I have to admit that the only reason why I wanted to visit the second largest city in South Korea is because of the agonizing zombie horror-thriller Train to Busan. The flick moved me so much that I told myself “I should go to Busan someday.” And so it happened. My husband and I flew to the city of magnificent mountains, gleaming beaches, and divine seafood last Friday and stayed there until yesterday afternoon. We always try to make our trip laid-back since we define travel as something you do to see different things and have fun at the same time. So I usually opt for the places that are close to our hotel.
I’m a just-looking-around type of person so if you can relate, you might also find these places likable. Accessible by bus, train, taxi, and sometimes on foot depending on your hotel location. You can use Google Maps or Naver. Wear your most comfortable shoes as it requires a lot of walking in order to experience the beauty of these sightseeing spots. If you’re visiting in autumn or winter, bring your very warm coat/clothes.
- Huinnyeoul Cultural Village
A simple village located on a high cliff where you can see the sea of Busan. It keeps the remnants of the pain and time of the refugee history that was created after the Korean War. In this district, the locals are modifying some houses on the Huinnyeoul road into creative spaces, invigorating local artists to express their creative minds, and creating a culture and arts village. Lots of artsy things to see! Add nature and history to it and it will surely leave a special place in your heart.
2. Jeoryeong Coastal Walk
We enjoyed a bracing walk on this long road by the sea. This can take you to the village mentioned above. If you have a soft spot for nature, you shouldn’t miss this. There are public toilets but they can get mucky sometimes. I hope whoever uses them should be considerate enough to keep them clean.
3. Gukje Market
Also known as Nampodong International Market. It’s the largest traditional market in Busan which gives off that old-fashioned marketplace spirit. One can purchase various items at incredibly inexpensive prices here.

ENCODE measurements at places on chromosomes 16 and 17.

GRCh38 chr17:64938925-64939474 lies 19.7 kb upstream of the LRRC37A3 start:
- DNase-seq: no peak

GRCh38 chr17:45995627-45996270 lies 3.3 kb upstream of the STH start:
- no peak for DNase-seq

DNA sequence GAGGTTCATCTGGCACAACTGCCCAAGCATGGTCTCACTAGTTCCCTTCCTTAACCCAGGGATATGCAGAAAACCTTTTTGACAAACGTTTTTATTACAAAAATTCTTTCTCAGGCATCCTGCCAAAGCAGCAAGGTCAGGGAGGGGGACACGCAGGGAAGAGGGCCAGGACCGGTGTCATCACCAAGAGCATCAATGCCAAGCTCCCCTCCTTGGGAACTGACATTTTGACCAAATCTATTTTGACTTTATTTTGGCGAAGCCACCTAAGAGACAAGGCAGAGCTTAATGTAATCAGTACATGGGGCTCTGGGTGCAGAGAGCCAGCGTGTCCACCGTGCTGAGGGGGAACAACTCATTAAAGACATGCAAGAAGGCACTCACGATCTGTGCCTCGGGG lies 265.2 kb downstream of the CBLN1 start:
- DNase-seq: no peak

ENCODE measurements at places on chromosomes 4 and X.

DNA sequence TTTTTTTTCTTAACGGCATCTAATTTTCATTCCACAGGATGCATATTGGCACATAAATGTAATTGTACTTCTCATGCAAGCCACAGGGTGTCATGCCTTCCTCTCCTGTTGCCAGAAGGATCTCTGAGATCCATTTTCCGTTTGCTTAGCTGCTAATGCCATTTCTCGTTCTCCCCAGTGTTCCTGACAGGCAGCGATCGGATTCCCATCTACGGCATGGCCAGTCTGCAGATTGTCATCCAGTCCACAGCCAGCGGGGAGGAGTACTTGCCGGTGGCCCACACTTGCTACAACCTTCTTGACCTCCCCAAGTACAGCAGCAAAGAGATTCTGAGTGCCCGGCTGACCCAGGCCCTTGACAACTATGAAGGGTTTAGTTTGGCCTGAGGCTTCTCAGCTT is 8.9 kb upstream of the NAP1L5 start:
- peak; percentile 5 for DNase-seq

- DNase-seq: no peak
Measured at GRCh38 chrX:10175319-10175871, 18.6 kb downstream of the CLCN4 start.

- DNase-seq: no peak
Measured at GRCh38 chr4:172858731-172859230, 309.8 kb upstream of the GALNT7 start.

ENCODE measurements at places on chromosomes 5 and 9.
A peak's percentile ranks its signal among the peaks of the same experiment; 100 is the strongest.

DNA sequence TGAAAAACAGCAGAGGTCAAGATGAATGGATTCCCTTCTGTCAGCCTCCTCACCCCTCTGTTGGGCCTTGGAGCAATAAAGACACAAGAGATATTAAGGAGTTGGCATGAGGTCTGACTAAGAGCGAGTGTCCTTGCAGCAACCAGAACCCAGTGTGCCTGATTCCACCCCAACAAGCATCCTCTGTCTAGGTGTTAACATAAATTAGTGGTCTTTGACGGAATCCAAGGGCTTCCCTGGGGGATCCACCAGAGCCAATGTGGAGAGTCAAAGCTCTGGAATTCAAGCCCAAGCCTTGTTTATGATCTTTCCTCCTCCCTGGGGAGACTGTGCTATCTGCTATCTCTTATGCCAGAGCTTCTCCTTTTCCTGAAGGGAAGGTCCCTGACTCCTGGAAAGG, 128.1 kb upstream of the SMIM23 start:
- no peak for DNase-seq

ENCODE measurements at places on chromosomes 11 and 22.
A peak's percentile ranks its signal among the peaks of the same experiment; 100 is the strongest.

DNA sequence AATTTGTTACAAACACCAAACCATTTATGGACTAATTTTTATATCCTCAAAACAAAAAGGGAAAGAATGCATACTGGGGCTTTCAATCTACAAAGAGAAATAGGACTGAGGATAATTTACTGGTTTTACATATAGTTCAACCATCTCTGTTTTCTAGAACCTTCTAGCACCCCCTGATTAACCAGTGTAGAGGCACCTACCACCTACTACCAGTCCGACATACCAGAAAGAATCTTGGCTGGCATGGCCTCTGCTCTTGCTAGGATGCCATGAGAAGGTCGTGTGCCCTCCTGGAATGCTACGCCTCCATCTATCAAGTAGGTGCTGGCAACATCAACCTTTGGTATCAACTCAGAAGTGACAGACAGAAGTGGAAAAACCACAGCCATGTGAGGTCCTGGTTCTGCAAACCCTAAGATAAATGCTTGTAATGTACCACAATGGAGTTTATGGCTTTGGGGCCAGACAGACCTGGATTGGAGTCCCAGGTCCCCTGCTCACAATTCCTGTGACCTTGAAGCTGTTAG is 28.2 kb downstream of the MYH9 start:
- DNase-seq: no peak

4. Busan International Film Festival Square
This is where Busan International Film Festival takes place but on typical days and nights, it turns into a street food paradise. Local restaurants are also found along the alleys.
5. 40-step Stairway
A gloomy history took place here. This was once a location for refugees to be reunited with their families and friends, given the lack of functional communications during the war. Today, restaurants and other establishments surround the area.
6. Gamcheon Culture VIllage
The colorful village earned the nickname “Machu Picchu of Busan” due to its appearance. The vibrant houses are put up in staircase-fashion on the foothills of a seaside mountain. Also, the alleys are prettified with murals and sculptures constructed by the residents. I’d say the place is a beautiful mess. There’s always something interesting, unique, and gorgeous to see even if the streets are narrow.
7. Jagalchi Market
Not just a market, it represents the life of the locals. Considered as the largest seafood market of the country, visitors can pig out on live and dried fish and more. We had a sumptuous seafood breakfast here and boy was I content. The main dish was the grilled giant clam prepared in Busan style. It’s a must-try!
8. Yongdusan Park
Great place to unwind after checking out Busan Tower. The “Bell of Busan Citizens” can also be found here.
9. Busan Choryang China Town
Located right across Busan Station. I saw some items, buildings, and restaurants related to China but there was something else. I noticed that there were a lot of Russian diners and shops dedicated to Russian consumers. If I didn’t read the sign China Town written in Hangeul, I would actually think it was Russiatown. Nonetheless, it didn’t hurt me to see the red accented street.
10. Texas Street
Just next to China Town is a one-stop place for clubbing, feasting, and shopping. There was something mysterious in this avenue that I felt as we strolled around. Lots of men or maybe it was purely coincidence. But it felt like a place where something else happens, if you know what I mean.
Busan is like a humble version of Seoul. Glad to have had the chance to explore its soul even just the tip of it. If you’ve visited the city, please do share your experience in the comments section.